6. Count me as totally Pro Prologue, Harmony. I think I’ve used them in every book I’ve written, but I hope I’ve done it in an entertaining way that sets up the story to come. Using one as a huge backstory info dump would be a bad idea, I think, but done properly they can be very useful and entertaining. That’s what I aim for. One thing I do these days is not use the word “Prologue” at the top of the page. I usually just put the date so those who are anti-prologue might be more inclined to actually read it what I’ve written. (They’d miss out on some important stuff if they didn’t.) Excellent idea for a series, and I’m looking forward to the rest! 😊

    Liked by 2 people

  7. I’m interested in where you’re going with this series, Harmony. I’ve never used a prologue in any of my writings. But I’ve read some that really enlightened me as a reader of a particular story. I think in certain instances a prologue might be necessary. I’ll be following along in your series.

    Liked by 1 person

  8. I liked the intro to this subject, Harmony. I have always thought a prologue should represent something distant from the story. I liked your description of time, including a few hours distant.
    I’m looking forward to this series.

    Liked by 2 people

  9. I’m looking forward to your series, Harmony. A good prologue can grab a reader’s attention and carry them through the book. With historical fiction, a prologue can be essential. 😊

    Liked by 3 people

  10. Oh, this is going to be a good series! I have read fiction stories where the prologue was absolutely an addition to the story and others where it wasn’t. So, I’m looking forward to learning what works and what doesn’t. Thank you, Harmony!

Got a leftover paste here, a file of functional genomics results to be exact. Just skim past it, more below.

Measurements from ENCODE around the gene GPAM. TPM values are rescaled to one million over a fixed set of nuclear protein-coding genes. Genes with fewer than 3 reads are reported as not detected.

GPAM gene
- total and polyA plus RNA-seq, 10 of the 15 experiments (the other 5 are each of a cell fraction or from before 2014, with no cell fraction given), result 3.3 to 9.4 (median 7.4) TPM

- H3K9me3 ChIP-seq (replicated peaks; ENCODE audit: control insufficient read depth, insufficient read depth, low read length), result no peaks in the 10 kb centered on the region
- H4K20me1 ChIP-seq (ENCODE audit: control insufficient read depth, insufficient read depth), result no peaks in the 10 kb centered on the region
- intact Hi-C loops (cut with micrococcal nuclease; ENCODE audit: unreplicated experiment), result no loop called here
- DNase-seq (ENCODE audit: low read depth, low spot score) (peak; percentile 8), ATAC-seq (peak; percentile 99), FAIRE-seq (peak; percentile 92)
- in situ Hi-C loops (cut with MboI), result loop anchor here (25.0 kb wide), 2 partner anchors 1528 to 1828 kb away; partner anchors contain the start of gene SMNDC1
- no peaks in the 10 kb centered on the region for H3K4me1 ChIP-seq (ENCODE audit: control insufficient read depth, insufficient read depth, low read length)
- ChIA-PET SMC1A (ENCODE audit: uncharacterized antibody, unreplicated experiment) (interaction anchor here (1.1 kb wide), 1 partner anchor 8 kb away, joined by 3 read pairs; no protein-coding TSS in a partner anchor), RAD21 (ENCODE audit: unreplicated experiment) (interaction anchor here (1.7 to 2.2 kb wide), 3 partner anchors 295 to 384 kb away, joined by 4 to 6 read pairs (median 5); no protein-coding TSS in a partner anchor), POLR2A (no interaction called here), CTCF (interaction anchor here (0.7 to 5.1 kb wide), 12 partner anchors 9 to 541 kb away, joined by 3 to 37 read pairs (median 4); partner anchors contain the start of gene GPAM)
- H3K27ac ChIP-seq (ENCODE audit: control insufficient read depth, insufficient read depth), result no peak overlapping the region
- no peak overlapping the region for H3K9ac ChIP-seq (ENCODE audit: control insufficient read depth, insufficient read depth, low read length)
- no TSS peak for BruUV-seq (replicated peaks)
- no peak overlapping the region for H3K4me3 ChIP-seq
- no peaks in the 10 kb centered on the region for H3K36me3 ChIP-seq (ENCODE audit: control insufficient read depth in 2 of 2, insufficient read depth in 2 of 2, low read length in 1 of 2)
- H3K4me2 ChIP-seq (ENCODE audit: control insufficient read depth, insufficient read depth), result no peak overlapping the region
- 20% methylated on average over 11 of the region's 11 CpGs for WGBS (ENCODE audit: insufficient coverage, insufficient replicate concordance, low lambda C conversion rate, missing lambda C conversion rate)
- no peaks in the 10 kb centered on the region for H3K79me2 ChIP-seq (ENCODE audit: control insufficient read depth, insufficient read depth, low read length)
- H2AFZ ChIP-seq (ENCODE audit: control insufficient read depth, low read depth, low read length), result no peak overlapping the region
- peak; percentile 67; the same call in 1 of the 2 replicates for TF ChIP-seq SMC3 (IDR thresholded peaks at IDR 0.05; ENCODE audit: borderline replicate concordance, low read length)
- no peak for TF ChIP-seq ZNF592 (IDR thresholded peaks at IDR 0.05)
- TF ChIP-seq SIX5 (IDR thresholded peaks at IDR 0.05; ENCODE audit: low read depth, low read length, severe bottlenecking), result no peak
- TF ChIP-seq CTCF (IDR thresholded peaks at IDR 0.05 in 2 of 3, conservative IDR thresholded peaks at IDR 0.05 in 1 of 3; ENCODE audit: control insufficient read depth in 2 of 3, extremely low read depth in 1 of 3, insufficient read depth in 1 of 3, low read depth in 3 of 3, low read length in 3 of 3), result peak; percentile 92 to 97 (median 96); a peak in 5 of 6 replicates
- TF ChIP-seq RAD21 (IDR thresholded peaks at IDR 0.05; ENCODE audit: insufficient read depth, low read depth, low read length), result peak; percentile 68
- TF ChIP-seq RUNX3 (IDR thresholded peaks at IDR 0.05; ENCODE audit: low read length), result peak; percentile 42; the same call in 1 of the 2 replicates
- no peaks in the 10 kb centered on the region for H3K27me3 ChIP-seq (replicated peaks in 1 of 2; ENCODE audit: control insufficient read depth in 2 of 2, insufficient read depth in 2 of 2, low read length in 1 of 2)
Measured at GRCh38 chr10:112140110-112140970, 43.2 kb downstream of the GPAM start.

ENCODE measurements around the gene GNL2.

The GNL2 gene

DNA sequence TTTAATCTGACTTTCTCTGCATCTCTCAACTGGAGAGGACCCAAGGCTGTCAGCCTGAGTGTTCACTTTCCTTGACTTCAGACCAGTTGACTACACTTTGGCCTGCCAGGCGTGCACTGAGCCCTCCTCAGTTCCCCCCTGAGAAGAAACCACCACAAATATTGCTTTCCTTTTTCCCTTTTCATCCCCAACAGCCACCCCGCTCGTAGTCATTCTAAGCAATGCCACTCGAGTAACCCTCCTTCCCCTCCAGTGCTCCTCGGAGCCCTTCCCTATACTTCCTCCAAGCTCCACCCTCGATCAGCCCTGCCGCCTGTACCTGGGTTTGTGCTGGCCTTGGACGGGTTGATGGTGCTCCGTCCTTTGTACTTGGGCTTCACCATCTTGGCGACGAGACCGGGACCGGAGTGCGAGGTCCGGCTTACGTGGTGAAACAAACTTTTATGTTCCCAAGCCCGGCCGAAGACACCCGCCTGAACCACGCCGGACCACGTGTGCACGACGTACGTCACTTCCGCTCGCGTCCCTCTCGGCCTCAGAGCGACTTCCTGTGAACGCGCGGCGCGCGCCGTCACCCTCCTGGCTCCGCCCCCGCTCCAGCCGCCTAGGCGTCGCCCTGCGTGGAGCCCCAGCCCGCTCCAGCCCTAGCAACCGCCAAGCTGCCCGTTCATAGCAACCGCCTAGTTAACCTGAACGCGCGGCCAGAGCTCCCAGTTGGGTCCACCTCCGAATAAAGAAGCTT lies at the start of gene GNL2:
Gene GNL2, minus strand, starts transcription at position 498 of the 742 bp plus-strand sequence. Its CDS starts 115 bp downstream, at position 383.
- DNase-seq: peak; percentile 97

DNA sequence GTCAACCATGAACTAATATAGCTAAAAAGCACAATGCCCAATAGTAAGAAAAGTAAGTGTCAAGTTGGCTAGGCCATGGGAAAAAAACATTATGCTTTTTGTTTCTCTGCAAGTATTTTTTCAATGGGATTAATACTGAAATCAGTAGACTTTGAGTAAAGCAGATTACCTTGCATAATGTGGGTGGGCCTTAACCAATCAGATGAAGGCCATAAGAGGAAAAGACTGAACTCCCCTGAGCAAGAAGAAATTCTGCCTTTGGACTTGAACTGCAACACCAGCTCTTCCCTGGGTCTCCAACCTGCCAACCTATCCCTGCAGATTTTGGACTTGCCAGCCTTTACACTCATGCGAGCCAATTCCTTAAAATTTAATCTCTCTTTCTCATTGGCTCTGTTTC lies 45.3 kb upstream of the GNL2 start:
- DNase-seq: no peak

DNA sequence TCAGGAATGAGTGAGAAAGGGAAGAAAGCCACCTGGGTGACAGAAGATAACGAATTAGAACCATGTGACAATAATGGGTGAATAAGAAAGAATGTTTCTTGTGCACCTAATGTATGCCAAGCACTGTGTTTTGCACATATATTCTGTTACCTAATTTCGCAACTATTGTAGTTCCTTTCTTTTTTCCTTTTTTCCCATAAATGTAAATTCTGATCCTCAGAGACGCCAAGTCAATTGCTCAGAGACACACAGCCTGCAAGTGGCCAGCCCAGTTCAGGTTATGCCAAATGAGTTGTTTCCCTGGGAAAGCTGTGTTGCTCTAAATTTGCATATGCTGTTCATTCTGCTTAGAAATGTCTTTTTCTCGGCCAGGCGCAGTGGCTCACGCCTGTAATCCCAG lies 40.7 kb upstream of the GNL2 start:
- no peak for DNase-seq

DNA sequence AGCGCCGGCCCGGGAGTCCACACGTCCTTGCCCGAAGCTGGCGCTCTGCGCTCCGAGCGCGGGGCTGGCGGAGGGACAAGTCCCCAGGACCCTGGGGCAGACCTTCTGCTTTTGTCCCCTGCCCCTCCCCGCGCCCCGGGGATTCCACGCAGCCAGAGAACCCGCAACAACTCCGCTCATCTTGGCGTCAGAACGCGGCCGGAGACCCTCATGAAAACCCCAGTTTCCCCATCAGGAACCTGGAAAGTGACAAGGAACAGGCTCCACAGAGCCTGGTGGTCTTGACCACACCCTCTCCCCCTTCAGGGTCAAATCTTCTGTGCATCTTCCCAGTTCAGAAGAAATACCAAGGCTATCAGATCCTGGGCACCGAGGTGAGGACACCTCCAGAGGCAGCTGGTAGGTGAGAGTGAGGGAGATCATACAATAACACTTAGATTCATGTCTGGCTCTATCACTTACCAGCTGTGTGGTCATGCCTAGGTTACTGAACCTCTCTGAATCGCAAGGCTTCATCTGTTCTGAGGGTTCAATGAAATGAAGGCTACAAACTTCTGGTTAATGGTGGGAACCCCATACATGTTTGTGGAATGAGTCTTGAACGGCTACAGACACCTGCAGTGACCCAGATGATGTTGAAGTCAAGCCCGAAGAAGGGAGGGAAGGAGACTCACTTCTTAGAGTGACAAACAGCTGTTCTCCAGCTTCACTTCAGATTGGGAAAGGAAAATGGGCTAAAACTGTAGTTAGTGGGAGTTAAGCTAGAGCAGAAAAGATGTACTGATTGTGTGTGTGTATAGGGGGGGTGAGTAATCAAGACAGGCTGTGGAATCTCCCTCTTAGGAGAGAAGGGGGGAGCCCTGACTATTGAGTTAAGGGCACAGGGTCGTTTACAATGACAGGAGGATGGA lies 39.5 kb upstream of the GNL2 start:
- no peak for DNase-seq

Liked by 2 people

  11. I know a lot of publishers discourage prologues because readers skip them. My question is: why? If the author included it as crucial information to the story, then I’m going to read it. To me, skipping it detracts from the reading experience. (And could cost me critical information.)

    Long story short, I’m pro prologues.

    Liked by 4 people

  12. Looking forward to this, Harmony. I love Jaye and Anita’s comment about setting up questions, and agree with the others who say it’s a neat way of providing the back story so that you can go straight into the main story.

    Liked by 2 people

  13. Pingback: How to Use Prologues, Part 1, Overview | Legends of Windemere

  14. I’m in the pro prologue camp as long as there is a valid reason for using one. I once knew an egotistical author and “self-proclaimed” editor who stated he never read them. People who don’t often miss important aspects of a book. If one is there, I can’t imagine not reading it. Looking forward to the series, Harmony.

    Liked by 4 people

  15. HYPE is the only story in which I’ve used a prologue.I thought it was important to show the character’s post-trauma voice. I’ve read some books with great prologues and others that make me want to speed read though it to start the story. Lol! I look forward to this series, Harmony! 🙂

    Liked by 3 people

We'd love to know what you think. Comment below.

Please log in using one of these methods to post your comment: Logo

You are commenting using your account. Log Out /  Change )

Twitter picture

You are commenting using your Twitter account. Log Out /  Change )

Facebook photo

You are commenting using your Facebook account. Log Out /  Change )

Connecting to %s